The Mount Grafton Wilderness is large and extremely rugged with numerous rock outcrops, crags, and peaks scattered throughout the high country. Elevations, here, rise from about 6,100 feet to nearly 11,000 feet. The broad slopes of the mountain are host to extensive stands of quaking aspen and mountain mahogany as well as conifer species including white fir, limber, and bristlecone pine.
Streams provide adequate water for monkey flower, wild rose and primrose. Other flowers in the area include blue flax, cacti, arrow leaf balsam root and milk vetch.
Several creeks rush down from the higher elevations through large aspen groves. North Creek, a designated Scenic Area has a large riparian area and supports one of the few fisheries located entirely on BLM administered lands within the Ely district. The Mount Grafton Wilderness is known for its outstanding populations of elk and mule deer. Also in the area are pronghorn antelope and there is potential for Rocky Mountain bighorn sheep.
Leave No Trace
How to follow the seven standard Leave No Trace principles differs in different parts of the country (desert vs. Rocky Mountains). Click on any of the principles listed below to learn more about how they apply in the Mount Grafton Wilderness.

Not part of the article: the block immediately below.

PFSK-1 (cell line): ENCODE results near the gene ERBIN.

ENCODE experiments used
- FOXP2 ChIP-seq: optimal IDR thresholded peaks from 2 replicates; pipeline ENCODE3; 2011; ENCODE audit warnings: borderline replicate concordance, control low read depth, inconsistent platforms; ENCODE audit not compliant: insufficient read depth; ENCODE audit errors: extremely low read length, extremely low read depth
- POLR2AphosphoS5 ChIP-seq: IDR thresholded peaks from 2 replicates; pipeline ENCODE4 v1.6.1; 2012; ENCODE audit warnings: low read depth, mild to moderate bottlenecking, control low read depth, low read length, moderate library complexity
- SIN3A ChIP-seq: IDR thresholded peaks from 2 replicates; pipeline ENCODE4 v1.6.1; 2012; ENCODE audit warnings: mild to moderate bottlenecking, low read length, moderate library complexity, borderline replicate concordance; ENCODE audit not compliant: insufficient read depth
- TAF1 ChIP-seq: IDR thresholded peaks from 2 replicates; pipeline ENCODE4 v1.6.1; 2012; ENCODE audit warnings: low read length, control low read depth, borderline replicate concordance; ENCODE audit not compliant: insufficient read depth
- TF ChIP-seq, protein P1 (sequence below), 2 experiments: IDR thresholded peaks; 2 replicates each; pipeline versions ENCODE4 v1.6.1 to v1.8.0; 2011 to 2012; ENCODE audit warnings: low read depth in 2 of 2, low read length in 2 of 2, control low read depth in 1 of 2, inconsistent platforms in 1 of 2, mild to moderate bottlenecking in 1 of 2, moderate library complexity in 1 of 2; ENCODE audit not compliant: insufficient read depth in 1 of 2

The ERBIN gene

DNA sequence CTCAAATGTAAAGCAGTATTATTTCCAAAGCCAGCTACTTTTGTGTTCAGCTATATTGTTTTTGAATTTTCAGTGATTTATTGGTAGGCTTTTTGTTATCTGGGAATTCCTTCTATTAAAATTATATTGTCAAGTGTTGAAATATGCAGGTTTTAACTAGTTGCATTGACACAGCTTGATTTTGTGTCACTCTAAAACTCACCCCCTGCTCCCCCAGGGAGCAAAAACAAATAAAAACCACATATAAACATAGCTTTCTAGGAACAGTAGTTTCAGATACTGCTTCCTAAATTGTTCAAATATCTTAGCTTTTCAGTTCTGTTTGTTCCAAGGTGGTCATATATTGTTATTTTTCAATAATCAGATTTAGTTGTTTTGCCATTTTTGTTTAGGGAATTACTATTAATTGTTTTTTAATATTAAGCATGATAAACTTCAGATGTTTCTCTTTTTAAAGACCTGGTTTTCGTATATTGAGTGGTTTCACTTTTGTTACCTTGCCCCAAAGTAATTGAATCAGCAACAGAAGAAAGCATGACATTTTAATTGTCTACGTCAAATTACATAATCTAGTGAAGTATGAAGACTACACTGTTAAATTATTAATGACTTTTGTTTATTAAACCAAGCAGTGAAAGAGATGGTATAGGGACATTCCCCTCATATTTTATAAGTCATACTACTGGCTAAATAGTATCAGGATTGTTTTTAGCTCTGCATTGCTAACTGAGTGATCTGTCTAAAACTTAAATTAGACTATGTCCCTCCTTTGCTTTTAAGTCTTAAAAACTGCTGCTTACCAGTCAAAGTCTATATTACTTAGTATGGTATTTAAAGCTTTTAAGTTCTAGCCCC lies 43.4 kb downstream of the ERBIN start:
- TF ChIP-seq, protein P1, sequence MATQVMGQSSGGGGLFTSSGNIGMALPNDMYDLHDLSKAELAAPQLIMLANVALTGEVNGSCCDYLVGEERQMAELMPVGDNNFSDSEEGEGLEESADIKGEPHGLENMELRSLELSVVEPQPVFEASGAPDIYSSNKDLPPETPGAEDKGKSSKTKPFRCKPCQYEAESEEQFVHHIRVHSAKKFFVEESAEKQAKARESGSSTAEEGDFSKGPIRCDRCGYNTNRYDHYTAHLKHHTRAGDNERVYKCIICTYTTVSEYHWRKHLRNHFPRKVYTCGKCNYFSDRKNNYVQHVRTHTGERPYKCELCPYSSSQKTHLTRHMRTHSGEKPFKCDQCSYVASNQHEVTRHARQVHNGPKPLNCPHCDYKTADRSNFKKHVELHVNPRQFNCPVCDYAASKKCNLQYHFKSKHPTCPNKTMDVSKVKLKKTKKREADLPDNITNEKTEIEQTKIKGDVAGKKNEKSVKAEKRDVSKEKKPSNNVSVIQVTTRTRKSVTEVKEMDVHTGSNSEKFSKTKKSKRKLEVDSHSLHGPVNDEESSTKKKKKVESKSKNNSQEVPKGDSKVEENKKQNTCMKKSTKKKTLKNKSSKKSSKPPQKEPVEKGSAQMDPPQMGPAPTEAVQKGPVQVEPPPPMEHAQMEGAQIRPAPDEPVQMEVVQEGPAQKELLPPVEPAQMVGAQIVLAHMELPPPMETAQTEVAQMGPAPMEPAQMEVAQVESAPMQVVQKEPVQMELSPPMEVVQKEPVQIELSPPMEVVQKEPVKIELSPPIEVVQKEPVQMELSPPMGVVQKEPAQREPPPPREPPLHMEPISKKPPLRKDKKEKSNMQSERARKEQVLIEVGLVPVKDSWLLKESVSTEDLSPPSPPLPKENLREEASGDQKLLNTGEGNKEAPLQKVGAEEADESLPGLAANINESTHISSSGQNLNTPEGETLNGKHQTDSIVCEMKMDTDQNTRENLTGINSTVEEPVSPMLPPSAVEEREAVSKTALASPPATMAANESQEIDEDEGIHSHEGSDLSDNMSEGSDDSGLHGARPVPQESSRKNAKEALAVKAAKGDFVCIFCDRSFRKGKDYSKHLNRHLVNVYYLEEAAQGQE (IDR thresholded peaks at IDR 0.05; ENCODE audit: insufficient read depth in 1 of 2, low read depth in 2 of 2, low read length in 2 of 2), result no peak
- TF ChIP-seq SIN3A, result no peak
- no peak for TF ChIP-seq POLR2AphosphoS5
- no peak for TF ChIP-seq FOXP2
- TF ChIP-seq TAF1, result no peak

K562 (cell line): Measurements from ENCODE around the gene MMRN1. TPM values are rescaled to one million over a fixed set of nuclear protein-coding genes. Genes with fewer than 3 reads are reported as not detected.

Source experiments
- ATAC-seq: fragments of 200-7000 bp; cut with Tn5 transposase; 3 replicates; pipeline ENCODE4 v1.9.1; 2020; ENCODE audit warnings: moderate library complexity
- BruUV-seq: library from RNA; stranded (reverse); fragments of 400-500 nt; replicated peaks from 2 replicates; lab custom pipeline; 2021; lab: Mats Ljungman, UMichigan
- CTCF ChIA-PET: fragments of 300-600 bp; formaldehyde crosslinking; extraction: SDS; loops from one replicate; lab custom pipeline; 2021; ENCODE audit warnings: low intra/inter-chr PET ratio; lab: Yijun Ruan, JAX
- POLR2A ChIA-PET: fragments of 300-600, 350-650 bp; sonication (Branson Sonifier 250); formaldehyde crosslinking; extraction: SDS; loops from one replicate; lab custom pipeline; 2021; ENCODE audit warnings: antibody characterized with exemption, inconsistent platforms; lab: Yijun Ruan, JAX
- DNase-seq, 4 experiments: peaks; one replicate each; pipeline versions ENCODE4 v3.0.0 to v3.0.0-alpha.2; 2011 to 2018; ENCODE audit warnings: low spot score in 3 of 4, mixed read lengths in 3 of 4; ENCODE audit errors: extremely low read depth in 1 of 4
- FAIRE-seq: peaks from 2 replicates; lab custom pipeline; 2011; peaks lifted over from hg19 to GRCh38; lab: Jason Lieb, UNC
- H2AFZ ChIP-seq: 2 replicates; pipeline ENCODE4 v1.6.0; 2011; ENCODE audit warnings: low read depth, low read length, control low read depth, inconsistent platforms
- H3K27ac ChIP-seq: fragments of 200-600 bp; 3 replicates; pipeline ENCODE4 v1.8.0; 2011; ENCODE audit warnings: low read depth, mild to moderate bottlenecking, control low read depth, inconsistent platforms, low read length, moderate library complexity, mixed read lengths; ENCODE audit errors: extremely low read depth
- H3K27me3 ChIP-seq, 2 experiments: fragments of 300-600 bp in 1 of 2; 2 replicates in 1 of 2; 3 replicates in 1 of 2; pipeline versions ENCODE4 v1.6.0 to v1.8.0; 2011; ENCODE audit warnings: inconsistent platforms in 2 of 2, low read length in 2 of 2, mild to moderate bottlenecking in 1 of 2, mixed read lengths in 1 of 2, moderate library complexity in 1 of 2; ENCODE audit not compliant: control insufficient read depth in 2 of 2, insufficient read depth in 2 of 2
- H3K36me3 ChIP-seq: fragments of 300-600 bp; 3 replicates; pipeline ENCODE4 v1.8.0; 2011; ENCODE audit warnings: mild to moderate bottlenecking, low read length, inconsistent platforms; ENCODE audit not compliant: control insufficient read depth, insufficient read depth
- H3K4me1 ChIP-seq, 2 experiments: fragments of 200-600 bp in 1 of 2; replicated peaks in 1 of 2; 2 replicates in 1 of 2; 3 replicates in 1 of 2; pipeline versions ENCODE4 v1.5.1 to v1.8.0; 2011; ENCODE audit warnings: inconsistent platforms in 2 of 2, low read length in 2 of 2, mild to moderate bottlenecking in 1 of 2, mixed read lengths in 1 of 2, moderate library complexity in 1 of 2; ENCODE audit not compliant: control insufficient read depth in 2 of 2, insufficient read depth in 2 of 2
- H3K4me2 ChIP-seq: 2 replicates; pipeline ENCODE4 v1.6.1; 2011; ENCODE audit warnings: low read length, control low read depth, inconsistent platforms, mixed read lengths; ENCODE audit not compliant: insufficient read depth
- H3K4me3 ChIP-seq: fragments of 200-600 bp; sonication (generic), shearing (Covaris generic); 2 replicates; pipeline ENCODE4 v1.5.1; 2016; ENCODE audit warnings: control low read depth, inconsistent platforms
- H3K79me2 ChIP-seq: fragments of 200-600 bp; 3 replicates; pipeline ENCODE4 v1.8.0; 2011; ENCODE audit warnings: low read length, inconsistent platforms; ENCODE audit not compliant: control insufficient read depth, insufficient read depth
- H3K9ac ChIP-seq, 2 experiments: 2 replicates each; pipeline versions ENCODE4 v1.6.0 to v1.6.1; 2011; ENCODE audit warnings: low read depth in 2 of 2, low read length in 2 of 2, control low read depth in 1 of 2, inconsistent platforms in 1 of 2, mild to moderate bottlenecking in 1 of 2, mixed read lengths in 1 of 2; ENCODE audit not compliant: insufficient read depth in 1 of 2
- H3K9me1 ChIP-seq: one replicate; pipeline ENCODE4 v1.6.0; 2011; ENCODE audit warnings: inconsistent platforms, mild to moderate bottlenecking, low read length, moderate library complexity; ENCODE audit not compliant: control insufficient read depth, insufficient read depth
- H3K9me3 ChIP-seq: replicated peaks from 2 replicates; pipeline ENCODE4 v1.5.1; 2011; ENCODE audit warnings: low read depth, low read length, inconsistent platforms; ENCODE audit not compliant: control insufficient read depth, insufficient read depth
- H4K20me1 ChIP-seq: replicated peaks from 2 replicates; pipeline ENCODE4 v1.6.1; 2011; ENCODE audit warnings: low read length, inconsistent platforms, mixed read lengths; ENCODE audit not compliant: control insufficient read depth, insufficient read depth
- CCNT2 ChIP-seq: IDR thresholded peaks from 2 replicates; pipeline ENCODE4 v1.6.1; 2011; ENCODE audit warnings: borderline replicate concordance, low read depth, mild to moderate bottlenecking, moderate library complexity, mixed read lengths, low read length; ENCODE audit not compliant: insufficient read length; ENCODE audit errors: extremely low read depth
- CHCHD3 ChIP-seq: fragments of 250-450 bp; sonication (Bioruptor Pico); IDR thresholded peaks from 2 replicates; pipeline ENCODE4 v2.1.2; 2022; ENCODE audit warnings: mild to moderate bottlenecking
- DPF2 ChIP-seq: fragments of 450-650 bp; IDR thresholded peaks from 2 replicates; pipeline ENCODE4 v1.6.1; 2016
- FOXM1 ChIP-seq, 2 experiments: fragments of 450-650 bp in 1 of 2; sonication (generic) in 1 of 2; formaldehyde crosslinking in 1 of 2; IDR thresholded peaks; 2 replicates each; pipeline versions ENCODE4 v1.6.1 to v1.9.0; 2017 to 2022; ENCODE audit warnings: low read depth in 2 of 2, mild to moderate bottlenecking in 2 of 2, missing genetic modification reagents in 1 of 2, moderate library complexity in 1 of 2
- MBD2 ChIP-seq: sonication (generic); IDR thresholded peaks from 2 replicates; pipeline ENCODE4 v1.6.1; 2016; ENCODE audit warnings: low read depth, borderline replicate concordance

The Mount Grafton Wilderness is located in the Schell Creek Range in White Pine and Lincoln Counties approximately 30 miles southwest of Ely. Access to the Mount Grafton Wilderness from Ely is from Federal Highway 93 southbound approximately 50 miles. Federal Highway 93, near Geyser Ranch, runs parallel to the east boundary of the wilderness area.
Digital and paper maps are critical tools for wilderness visitors. Online maps can help you plan and prepare for your visit ahead of time. You can also carry digital maps with you on your GPS unit or other handheld GPS device. Having a paper map with you in the backcountry, as well as solid orienteering skills, however, ensures that you can still route-find in the event that your electronic device fails.
Motorized equipment and equipment used for mechanical transport is generally prohibited in all wilderness areas.
This includes the use of motor vehicles, motorboats, motorized equipment, bicycles, hang gliders, wagons, carts, portage wheels, and the landing of aircraft including helicopters.